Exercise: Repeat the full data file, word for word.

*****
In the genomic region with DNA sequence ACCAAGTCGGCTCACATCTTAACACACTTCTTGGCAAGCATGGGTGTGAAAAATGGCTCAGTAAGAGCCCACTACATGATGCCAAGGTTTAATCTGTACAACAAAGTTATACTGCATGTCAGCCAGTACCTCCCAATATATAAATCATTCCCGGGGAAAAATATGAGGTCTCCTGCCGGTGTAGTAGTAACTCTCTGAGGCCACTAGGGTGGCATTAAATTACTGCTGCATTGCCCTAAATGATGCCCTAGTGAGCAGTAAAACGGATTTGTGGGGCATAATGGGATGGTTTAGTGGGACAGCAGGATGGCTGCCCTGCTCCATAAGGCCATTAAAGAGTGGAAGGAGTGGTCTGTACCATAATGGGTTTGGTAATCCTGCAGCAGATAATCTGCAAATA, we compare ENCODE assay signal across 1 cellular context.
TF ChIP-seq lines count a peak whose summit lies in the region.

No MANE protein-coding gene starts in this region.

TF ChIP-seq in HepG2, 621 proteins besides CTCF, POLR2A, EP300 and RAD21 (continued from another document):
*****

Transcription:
In the genomic region with DNA sequence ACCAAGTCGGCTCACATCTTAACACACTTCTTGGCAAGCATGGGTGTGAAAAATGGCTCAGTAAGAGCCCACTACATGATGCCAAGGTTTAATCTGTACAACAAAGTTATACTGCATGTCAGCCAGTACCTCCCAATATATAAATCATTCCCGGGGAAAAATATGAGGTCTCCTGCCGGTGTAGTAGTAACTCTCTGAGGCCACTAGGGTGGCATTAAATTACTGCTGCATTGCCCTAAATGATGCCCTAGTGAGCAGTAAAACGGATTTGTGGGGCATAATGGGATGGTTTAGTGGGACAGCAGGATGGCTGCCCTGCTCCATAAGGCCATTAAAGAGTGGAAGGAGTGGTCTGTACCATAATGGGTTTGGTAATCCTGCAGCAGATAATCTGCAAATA, we compare ENCODE assay signal across 1 cellular context.
TF ChIP-seq lines count a peak whose summit lies in the region.

No MANE protein-coding gene starts in this region.

TF ChIP-seq in HepG2, 621 proteins besides CTCF, POLR2A, EP300 and RAD21 (continued from another document):